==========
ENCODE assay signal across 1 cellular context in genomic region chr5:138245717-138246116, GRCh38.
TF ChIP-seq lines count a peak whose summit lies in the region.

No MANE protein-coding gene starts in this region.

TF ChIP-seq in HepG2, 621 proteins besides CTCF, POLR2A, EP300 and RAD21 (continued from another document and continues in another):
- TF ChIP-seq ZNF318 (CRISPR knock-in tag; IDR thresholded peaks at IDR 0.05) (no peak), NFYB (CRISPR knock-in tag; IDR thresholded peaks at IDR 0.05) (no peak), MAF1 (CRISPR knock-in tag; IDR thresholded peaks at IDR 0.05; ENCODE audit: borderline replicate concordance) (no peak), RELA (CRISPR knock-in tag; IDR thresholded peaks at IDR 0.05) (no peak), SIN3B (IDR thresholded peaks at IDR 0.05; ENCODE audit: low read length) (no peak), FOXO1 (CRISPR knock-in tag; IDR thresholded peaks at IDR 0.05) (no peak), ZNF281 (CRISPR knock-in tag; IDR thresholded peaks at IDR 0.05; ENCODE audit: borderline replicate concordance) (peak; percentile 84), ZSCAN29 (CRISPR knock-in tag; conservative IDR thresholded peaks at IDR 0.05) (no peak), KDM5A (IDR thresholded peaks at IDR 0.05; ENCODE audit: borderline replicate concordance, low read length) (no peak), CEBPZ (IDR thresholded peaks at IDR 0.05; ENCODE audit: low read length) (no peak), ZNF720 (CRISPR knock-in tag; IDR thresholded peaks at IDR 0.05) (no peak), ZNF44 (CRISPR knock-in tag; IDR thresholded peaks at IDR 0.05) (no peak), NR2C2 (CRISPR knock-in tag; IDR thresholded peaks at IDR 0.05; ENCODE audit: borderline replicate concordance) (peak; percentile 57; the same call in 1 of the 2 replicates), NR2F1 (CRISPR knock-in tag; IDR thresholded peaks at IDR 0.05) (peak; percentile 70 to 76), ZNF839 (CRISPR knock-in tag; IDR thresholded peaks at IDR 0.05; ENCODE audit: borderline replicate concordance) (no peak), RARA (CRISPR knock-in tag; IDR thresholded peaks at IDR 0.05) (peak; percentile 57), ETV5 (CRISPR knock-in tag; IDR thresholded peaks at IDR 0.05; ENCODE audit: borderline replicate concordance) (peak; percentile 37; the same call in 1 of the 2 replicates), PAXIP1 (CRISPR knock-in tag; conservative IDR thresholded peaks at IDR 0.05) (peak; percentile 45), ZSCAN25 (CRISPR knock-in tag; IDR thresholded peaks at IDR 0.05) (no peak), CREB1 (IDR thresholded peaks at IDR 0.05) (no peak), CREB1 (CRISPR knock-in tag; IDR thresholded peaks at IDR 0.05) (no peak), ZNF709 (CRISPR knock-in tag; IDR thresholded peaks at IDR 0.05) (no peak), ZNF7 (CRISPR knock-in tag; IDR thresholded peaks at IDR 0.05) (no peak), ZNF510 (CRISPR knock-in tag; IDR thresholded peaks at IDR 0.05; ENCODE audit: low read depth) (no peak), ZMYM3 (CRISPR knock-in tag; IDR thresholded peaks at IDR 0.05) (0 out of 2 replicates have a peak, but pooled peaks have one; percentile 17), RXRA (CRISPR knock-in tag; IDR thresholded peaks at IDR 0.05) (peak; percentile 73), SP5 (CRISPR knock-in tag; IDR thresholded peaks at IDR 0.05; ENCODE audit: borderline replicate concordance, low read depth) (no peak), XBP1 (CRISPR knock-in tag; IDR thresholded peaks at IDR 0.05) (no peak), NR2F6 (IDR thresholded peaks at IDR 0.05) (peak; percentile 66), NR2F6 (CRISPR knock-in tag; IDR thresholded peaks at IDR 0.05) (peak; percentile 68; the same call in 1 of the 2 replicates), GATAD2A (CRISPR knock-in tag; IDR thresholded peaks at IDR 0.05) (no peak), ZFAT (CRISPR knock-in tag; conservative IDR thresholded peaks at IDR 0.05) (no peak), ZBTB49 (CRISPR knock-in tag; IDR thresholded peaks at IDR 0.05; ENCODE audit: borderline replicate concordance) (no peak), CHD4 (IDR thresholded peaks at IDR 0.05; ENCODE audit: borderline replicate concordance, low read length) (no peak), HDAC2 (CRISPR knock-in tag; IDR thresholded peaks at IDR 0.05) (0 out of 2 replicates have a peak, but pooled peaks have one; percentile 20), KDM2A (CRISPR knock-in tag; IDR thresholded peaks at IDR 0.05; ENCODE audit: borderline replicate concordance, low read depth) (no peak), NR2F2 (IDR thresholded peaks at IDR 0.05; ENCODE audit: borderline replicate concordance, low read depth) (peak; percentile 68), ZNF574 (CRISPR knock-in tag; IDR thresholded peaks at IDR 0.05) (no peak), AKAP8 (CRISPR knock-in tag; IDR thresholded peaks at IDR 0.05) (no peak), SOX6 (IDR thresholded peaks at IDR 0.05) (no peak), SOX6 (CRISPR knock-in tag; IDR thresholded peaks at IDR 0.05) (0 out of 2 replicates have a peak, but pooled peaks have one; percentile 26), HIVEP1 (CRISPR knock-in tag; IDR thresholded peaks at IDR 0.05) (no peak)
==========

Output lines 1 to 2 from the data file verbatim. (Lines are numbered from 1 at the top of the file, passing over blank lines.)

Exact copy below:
ENCODE assay signal across 1 cellular context in genomic region chr5:138245717-138246116, GRCh38.
TF ChIP-seq lines count a peak whose summit lies in the region.